The streaming app started life as 4oD, before it was rebranded to All4 in 2015, and then was renamed to Channel 4 last year. At the time, the broadcaster said its new one-name-fits-all approach reflects the fact that viewers “no longer distinguish between digital and linear content.”

With more viewers turning to streaming for their favourite shows, it makes sense for Channel 4 to put such a relentless focus on digital. It’s not alone either. Sky has announced job cuts across its business as it moves away from satellite dishes to its internet-powered services Sky Glass and Sky Stream. Likewise, Freeview's successor Freely is poised to launch in the coming months.

A key part of the Fast Forward plan outlined by Channel 4 will be “transforming Channel 4’s streaming platform through outsourced technology that delivers a step-change in the user experience for viewers and advertisers.” Its ambition is to double the number of paid subscribers watching on the streamer by 2030.

Dubbed Channel 4+, this optional ad-free streaming plan costs £3.99 per month, or £39.99 per year.

As well as ditching the ad breaks, Channel 4+ has an Early Access feature that allows subscribers to watch select series before they’re broadcast on linear channels on Freeview, Sky TV and EE TV as well as those with a free subscription plan. Series two of comedy Big Boys was made available early.

the cast of first dates are pictured in the restaurant in bath that will be home to the new series

Channel 4 is known for reality TV shows like Gogglebox and First Dates, pictured above, which heads to the city of Bath for its next series


Ultimately, theFast Forward strategy aims to increase digital revenue to 30% in 2024 and 50% by 2030.Digital revenues accounted for 27% of Channel 4’s total revenues last year and non-advertising revenues, which include partnerships and film revenues, rose to make up 10% of the total income.

Speaking about the sweeping changes set to kick-in over the next five years, CEO Alex Mahon said: "Channel 4 was designed to be ahead of the curve and has never stood still. The rate of change in our market is only speeding up. Our new strategy will accelerate our digital transformation — building on 2020's Future4 strategy and our founding public service principles — so Channel 4 remains a trusted, disruptive and distinctive brand into the 2030s, offering brilliant shows that people love and that matter.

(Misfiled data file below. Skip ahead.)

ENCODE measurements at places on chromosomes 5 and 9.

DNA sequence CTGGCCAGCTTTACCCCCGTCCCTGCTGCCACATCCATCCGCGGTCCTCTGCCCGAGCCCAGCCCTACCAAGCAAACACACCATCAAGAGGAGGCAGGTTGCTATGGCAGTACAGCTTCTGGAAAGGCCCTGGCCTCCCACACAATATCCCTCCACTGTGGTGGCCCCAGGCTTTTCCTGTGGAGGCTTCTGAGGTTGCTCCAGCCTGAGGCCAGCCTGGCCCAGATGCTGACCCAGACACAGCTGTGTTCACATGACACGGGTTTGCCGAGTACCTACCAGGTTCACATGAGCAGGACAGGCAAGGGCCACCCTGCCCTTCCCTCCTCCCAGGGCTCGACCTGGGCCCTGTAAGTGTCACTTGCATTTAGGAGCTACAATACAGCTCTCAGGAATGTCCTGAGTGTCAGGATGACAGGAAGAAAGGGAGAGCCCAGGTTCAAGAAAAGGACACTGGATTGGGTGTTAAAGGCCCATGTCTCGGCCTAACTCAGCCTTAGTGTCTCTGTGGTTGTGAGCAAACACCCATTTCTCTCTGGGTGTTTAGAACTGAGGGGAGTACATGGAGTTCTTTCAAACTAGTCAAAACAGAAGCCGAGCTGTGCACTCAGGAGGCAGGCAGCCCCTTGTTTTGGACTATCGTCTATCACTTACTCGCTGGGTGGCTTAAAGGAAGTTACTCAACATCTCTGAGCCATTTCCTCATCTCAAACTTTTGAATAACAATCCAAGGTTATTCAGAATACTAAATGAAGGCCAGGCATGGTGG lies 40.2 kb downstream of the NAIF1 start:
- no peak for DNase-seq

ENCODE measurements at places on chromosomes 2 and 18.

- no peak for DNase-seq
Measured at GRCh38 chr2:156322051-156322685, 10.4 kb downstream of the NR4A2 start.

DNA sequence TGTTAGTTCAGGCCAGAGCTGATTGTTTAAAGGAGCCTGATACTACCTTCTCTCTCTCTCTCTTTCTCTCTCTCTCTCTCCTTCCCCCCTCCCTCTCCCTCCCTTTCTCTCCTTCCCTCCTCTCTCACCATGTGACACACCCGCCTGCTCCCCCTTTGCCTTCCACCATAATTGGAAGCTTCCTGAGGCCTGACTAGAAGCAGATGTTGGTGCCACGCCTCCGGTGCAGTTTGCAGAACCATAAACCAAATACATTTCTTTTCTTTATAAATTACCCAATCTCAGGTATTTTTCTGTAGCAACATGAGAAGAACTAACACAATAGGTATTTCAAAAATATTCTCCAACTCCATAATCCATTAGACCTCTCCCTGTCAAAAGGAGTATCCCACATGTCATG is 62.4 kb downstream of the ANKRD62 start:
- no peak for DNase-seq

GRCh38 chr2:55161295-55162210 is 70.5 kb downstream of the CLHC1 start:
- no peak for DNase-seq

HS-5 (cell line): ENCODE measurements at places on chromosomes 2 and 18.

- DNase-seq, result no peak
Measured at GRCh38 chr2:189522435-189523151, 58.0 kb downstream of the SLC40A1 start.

“We are genuinely excited about the future. Channel 4 means something to British people – we are trusted, we are a beacon for quality, we stand out for fresh and exciting ideas that matter and will be even more important in a crowded landscape of global content.

“While getting ourselves into the right shape for the future is without doubt the right action to take, it does involve making difficult decisions. I am very sad that some of our excellent colleagues will lose their jobs because of the changes ahead. But the reality of the rapid downshift in the UK economy and advertising market demand that we must change structurally.

“As we shift our centre of gravity from linear to digital our proposals will focus cost reductions on legacy activity. In preparing for a new digital-first future, I hope we can make Channel 4 simpler – for staff and our suppliers – and create a more efficient, inclusive and high performing organisation.”

Lastly, the broadcaster confirmed plans to close its London-based headquarters as it searches for a new office space in the centre of the city. The move would happen in “the next few years” and Channel 4’s annual reports said the building was valued at £90 million in 2022 and £98 million in 2021.

It had previously committed to 600 roles being moved outside of London by the end of 2025. Under the plans, headcount will be similar to 2021 levels by reducing current roles by 18% – by making around 200 staff redundant and axing around 40 unfilled roles – and Channel 4 says 70% of proposed role closures would be from legacy operations staffing.

Last year, CEO Alexa Mahon and other top Channel 4 bosses declined a pay rise and deferred their bonuses. As part of efforts to reduce costs, a small number of programmes – such as reality show SAS: Who Dares Wins and talk show Steph’s Packed Lunch – have also been cancelled.

Additional Reporting By Charlotte McLaughlin, PA Senior Entertainment Reporter